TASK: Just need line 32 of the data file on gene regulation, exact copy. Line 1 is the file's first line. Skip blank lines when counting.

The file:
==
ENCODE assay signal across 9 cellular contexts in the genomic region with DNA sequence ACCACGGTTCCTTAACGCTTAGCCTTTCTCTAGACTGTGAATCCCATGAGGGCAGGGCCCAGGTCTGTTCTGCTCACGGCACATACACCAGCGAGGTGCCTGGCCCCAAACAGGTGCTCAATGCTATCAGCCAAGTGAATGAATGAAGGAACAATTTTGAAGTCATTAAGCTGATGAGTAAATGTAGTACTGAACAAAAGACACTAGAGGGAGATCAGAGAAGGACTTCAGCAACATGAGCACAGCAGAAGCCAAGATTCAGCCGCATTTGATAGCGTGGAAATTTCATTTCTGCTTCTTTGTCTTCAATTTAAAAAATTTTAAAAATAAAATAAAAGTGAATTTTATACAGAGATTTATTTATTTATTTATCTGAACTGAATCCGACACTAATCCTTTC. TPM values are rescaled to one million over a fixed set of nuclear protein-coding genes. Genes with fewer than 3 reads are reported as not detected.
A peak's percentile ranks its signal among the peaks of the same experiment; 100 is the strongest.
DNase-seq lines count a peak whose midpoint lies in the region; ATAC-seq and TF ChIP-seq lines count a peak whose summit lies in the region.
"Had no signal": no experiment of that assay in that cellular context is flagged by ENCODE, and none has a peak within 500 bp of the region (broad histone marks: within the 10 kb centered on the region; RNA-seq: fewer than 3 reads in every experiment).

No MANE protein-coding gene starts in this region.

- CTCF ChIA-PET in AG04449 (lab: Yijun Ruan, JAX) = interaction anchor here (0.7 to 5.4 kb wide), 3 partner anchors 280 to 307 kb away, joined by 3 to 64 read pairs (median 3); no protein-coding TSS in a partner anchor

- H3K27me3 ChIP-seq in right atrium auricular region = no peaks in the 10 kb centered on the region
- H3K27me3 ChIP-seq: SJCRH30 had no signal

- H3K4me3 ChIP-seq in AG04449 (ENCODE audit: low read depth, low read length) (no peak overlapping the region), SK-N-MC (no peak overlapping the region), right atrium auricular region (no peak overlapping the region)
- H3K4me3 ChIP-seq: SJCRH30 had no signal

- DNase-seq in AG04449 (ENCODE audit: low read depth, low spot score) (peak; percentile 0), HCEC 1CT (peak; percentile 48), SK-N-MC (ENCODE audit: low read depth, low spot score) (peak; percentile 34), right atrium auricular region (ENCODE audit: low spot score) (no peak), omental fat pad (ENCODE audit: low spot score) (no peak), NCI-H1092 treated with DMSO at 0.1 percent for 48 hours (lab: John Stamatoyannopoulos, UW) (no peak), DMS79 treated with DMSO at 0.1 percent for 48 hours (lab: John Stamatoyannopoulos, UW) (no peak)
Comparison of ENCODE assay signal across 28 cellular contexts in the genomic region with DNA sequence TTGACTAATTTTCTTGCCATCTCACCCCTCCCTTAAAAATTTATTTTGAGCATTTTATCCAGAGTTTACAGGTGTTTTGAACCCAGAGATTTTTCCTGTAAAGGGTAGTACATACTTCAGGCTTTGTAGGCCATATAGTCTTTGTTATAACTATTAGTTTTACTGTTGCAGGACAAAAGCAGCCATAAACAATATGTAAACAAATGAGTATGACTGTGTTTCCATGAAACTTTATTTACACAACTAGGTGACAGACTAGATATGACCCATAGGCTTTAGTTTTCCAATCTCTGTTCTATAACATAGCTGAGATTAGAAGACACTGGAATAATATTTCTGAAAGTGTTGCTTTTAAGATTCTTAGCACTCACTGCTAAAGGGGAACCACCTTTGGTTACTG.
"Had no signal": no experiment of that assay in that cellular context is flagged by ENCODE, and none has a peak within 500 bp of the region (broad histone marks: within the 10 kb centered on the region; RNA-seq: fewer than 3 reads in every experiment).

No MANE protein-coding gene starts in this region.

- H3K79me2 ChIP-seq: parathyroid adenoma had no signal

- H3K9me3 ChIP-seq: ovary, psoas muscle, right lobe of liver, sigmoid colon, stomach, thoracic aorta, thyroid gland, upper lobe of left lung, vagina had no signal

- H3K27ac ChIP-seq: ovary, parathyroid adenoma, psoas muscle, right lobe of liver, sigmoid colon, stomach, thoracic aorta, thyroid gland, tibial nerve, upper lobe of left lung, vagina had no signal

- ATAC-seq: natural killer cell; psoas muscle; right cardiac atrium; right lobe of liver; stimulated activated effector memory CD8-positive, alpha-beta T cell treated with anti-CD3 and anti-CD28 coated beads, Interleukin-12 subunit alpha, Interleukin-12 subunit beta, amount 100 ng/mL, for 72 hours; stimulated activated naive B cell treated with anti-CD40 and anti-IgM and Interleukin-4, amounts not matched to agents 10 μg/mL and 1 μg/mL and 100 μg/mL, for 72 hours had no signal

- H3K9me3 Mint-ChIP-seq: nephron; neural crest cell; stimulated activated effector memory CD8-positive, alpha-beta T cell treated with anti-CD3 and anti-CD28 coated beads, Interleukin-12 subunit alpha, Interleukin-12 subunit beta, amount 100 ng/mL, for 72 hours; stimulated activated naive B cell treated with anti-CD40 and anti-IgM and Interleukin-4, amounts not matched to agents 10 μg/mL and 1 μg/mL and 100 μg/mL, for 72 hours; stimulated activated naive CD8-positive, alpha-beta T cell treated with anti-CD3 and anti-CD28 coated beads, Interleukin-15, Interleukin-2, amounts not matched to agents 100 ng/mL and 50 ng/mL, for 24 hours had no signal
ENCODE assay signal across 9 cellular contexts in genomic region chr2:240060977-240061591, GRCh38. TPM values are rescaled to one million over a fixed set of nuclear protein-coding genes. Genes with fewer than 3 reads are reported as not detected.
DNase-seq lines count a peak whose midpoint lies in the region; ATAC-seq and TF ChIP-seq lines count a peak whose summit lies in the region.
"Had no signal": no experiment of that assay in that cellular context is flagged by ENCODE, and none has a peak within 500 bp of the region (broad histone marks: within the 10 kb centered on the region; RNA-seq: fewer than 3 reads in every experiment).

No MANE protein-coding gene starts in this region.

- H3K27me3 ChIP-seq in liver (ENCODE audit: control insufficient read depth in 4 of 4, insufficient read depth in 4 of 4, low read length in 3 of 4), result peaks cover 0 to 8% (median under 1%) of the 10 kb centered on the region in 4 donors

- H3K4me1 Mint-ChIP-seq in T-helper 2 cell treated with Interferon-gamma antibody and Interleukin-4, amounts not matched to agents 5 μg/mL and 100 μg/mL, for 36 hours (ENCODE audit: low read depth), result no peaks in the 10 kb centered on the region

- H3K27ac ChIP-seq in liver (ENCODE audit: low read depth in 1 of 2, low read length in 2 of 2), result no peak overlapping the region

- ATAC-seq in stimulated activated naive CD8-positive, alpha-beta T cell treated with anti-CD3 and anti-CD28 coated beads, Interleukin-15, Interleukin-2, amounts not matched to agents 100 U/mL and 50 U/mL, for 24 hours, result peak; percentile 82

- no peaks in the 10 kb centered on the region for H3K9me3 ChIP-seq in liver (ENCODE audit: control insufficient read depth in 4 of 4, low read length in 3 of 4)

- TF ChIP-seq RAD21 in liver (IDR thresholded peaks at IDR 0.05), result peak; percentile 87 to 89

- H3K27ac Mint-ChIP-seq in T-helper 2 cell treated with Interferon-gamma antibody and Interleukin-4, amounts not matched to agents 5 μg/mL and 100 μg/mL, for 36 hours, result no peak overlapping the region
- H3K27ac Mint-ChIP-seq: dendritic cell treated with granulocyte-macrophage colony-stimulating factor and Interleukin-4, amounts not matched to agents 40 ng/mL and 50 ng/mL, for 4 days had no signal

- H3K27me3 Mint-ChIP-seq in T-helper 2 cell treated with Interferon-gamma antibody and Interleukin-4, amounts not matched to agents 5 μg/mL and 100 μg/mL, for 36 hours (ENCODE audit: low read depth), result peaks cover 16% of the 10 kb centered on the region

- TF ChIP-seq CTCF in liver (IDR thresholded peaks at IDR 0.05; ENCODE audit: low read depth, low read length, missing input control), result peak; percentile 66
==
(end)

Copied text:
- H3K27me3 Mint-ChIP-seq in T-helper 2 cell treated with Interferon-gamma antibody and Interleukin-4, amounts not matched to agents 5 μg/mL and 100 μg/mL, for 36 hours (ENCODE audit: low read depth), result peaks cover 16% of the 10 kb centered on the region